That leaves me with two options: Rent a car from someone else, or do a quick prep on my CRX. If I had more time to put into it, I'd toss a rwd subframe in it and one of the spare turboII powertrains ... but I have less than a month until Ascutney 1.
My best-case scenario is to:
1. Swap out the 325k-mile d15b2 (which was a sad design from day 1) for the high-compression d16z6 engine (sohc 1.6) sitting on a shelf.
2. Toss the 225-series RA1's left over from the Miata on it
3. Tune the suspension as best I can in a short time-period
4. TRY to have a cage installed in it (I have one option for this, and he's pretty busy)
Budget is going to be an issue. Time is an issue that's even more difficult to solve, so I'll probably have to rent a car for the first event, then drive the CRX for a few events. If everything goes great (which is unlikely, when we're talking about race car prep) I might get to drive the Datsun for the second half of the season.
It's going to be a struggle, but I have great friends that I can call in for reinforcements when necessary.
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  • 2 weeks later...

Well, here are some photos of the CRX, then. I can't really do anything with the Datsun until I get it back, and haven't even seen it in months. I started by making a small antenna hole plug, so water doesn't get in.




Cut&fit for the fuel cell



Pulled the old exhaust, laid out the new exhaust



And found a couple cracks in the steering rack subframe. These won't be difficult to repair when I have it out.



The engine is ready to come out, I'm just waiting for a second set of hands to do it.



Edited by Jesse OBrien
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  • 5 weeks later...
  • 2 weeks later...

It's not the headroom that's the problem. It's the X in the main hoop. Even if you put a bent shoulder bar in like I did, the bottom part of that X will preclude the base of the seat from sliding back far enough.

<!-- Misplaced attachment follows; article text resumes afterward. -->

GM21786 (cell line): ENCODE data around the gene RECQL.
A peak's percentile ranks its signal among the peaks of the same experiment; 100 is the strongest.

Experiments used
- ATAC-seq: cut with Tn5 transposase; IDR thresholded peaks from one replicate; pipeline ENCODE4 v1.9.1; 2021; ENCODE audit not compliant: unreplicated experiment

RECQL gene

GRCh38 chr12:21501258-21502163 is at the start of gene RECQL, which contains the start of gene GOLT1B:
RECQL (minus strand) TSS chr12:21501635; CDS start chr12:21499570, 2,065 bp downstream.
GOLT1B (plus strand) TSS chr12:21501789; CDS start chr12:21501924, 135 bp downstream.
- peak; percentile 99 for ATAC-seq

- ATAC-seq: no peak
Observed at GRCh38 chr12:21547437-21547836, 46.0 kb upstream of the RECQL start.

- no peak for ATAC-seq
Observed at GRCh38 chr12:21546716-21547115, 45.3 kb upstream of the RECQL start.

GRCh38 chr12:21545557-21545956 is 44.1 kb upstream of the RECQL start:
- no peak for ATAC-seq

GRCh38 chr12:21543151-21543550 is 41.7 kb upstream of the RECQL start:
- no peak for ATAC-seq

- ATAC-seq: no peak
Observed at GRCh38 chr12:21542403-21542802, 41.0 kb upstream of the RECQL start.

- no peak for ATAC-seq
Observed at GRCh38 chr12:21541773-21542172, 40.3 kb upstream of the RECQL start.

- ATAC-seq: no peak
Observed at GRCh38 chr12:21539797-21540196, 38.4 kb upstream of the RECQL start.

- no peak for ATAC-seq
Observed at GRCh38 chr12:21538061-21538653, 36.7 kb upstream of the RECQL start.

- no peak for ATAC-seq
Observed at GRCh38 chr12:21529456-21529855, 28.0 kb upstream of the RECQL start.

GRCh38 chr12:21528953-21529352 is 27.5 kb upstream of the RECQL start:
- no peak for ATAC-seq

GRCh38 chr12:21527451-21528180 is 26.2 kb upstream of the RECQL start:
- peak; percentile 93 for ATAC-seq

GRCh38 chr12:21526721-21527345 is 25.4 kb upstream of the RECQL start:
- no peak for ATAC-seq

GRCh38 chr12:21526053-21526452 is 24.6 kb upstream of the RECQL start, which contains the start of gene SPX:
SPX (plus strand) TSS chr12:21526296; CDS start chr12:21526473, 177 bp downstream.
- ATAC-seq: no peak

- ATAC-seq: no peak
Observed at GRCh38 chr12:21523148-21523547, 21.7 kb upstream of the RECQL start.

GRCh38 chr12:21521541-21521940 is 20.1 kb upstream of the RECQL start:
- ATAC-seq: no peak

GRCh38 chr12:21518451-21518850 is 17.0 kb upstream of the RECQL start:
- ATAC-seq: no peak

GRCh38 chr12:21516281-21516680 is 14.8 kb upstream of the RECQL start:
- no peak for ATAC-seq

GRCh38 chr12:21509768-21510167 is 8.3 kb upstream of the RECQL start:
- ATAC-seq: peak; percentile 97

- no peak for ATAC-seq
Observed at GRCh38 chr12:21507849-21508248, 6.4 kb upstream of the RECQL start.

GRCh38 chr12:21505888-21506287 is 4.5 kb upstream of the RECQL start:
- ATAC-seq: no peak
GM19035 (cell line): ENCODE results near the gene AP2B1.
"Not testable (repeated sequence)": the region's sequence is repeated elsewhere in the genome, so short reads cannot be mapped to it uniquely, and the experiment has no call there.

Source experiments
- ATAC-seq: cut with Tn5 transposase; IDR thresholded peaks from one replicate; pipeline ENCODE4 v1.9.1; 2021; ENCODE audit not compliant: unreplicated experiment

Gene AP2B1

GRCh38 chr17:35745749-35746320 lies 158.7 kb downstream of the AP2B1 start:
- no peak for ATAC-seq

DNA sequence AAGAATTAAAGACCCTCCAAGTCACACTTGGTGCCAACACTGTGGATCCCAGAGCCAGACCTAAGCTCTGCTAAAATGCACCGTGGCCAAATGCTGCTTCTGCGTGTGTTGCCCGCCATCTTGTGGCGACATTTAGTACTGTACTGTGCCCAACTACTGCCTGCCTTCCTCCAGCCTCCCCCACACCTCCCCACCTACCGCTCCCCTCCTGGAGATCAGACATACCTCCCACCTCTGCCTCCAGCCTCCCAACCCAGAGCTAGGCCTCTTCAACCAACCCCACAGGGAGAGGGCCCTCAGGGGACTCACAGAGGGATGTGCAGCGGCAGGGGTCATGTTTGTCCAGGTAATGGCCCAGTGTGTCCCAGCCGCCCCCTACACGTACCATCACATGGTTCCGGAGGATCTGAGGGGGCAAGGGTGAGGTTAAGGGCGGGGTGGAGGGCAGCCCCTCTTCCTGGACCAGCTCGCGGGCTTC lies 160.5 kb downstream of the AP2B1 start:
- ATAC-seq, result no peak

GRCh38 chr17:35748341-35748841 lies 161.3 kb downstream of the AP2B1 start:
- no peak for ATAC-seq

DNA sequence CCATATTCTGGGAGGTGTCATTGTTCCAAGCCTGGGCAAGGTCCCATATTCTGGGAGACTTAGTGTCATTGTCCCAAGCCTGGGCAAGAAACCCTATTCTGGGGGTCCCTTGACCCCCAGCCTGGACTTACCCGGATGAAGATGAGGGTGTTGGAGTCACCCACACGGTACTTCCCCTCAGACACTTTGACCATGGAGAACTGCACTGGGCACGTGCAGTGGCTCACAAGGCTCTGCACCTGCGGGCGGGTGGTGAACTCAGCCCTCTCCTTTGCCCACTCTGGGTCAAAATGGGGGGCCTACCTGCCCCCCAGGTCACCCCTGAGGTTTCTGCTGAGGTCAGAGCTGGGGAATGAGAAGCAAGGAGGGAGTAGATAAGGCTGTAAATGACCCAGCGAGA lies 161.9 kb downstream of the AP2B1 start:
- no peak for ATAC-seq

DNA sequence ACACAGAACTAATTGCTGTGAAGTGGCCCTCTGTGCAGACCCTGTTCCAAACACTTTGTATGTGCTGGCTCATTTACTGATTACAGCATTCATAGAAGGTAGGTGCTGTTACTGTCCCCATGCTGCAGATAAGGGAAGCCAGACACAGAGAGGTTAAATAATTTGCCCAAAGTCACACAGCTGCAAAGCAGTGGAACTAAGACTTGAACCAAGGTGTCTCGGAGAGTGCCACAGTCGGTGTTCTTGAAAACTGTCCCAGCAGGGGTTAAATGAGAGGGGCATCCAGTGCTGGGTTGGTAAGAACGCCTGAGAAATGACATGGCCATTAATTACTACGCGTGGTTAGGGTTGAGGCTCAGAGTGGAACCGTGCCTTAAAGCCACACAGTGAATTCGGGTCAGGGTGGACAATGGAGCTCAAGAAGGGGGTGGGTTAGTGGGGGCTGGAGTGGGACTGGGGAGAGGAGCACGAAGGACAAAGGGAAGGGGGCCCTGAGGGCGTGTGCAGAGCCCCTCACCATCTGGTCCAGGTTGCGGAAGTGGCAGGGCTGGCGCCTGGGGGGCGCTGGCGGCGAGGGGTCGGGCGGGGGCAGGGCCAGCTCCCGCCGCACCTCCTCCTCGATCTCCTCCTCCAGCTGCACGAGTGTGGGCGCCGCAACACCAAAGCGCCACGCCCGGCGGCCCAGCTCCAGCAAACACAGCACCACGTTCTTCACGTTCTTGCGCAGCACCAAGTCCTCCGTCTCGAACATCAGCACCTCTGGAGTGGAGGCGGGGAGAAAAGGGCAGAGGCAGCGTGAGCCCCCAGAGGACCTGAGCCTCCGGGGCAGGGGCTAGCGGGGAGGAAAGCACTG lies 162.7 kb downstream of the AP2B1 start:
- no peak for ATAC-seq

You definitely nailed it. It looks like I'm buying a tubing bender, and starting this chassis prep over. It's really disappointing to miss the 2016 race season, but that's how it goes sometimes. I don't expect to do anything but let it rust in the driveway for the next month, then I'll bring it down to the Makerspace.

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Moving the main hoop renders everything else that was done worthless, as I can't make tube longer to fit. It all needs to be re-done.


This puts me in a tough spot. I'm getting the car back far later than expected (it was at the shop for 7 months now), and it's in a worse state than it left. On top of that, all the money from selling my trusty old Miata went into getting this ready for the 2016 season. Realistically, I don't have any hope of getting this ready to drive this season, and I may miss Climb to the Clouds 2017 because of it.


Still, it's better to light a candle than complain about the dark. I have a year-long membership at the Manchester Makerspace and I may be able to rent a 'large project plot' there for 3-4 months. I'll definitely have to pay for it, but that beats the hell out of trying to make my tiny shop work.


I'll need to buy a tubing bender (likely the JD2 model 3) and some dies (likely a 1.75" and 1.25"), and a respectable amount of DOM tubing.*